White said activists “should act responsibly” so company leaders can focus on their jobs, but management also shouldn’t stonewall or adopt policies that stifle shareholders in asserting their rights under federal laws.

“It’s time to step away from gamesmanship and inflammatory rhetoric that can harm companies and shareholders alike,” she said.

“Constructive engagement should be everyone’s goal.”

Panels during the two-day event also covered deal-making trends, investment financing techniques and legal developments in Delaware. Because a majority of Fortune 500 companies incorporate there, Delaware court decisions govern the most far-reaching business litigation. Sessions typically feature lively exchanges among powerful industry players. 

During a particularly frank and feisty panel, Delaware Supreme Court Chief Justice Leo E. Strine Jr. sparred with fellow panelists about investor disclosure requirements and other elements of deal-making processes. At the ethics panel the following day, Vice Chancellor Donald F. Parsons Jr. of the Delaware Court of Chancery told the audience that cases are won on thorough document production and vetting, and he said lawyers who create too many rushed emergency situations cause judges to tune them out.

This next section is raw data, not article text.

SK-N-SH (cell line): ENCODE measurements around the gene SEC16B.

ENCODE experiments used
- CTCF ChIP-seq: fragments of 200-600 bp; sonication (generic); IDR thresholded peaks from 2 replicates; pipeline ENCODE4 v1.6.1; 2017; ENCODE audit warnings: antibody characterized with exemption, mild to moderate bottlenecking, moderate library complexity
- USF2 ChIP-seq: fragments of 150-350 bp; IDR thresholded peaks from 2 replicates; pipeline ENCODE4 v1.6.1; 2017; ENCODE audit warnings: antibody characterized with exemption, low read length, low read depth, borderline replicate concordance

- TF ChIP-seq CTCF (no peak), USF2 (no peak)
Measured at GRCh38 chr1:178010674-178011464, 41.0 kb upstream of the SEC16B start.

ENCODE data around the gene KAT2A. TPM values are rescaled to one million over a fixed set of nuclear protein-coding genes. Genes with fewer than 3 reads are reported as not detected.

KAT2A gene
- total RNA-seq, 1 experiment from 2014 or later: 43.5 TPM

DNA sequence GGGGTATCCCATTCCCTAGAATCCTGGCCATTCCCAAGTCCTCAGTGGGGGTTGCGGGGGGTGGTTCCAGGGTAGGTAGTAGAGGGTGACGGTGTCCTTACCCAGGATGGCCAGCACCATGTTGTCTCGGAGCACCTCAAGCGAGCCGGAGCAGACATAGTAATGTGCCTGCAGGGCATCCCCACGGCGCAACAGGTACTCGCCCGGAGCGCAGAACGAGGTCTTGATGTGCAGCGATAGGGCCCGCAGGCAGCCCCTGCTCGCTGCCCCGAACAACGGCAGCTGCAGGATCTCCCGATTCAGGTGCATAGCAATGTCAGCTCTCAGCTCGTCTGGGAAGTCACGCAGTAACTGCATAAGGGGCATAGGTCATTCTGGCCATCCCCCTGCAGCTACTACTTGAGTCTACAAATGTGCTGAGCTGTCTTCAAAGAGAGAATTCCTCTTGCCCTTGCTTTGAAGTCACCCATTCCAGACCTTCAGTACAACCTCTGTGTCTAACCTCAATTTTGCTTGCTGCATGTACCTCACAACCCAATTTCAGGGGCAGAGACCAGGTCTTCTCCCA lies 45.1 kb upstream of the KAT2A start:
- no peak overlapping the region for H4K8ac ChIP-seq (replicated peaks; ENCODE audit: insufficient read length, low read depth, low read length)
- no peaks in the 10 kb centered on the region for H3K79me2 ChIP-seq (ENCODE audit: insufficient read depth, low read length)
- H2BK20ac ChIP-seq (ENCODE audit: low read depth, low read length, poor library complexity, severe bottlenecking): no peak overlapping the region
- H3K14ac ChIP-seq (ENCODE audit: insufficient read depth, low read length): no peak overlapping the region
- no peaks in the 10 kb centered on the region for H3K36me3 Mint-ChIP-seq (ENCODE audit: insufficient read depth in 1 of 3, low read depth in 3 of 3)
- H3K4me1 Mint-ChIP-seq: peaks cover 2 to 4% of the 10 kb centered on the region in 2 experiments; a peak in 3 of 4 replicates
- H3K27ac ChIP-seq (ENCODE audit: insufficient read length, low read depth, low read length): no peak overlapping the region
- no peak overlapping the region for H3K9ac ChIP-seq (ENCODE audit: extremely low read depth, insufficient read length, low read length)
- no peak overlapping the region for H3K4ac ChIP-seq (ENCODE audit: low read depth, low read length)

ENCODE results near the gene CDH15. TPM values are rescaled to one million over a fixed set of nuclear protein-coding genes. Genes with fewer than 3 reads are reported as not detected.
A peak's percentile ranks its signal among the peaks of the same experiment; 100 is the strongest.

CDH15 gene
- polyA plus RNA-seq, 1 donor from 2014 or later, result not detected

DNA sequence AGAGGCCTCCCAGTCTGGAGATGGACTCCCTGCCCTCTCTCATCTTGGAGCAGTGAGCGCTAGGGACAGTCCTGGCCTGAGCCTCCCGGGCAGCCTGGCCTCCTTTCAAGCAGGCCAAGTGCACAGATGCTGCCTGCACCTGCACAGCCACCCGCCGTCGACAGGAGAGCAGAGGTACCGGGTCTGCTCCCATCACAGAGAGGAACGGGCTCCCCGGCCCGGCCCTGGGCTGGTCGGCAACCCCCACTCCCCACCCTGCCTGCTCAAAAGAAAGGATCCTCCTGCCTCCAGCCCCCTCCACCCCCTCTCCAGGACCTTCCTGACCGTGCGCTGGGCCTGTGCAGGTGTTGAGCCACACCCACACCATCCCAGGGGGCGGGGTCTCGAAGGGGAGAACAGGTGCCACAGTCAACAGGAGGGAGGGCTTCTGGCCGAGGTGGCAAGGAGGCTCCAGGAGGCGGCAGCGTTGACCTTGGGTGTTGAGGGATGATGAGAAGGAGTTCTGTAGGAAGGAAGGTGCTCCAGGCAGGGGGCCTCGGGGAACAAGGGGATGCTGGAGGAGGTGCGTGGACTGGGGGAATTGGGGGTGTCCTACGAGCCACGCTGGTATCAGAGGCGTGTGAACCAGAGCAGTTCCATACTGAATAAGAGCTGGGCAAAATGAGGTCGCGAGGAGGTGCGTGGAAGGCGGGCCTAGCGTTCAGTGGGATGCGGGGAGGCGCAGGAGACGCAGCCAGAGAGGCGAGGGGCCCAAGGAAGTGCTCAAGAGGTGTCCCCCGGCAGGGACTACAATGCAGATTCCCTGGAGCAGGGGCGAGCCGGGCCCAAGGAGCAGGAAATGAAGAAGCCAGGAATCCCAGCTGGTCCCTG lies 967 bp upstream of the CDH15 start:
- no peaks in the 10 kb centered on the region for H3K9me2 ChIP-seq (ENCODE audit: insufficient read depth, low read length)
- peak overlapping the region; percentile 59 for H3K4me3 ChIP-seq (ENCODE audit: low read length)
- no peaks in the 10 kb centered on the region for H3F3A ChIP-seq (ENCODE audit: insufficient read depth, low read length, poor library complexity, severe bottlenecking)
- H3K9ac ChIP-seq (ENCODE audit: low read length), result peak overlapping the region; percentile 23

“Your job is very important,” he said. “You have to do it as though there is no backup to you.”

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A record number of corporate lawyers, bankers and other dealmakers attended Tulane’s 27th Annual Corporate Law Institute March 19-20 in New Orleans.

On March 19, @DECorpCast, which was covering sessions on Twitter, tweeted that “#CorpLawTulane always has at least one panel that teaches you something you knew nothing about” and “#CorpLawTulane always enhances your understanding of topics you thought you knew.”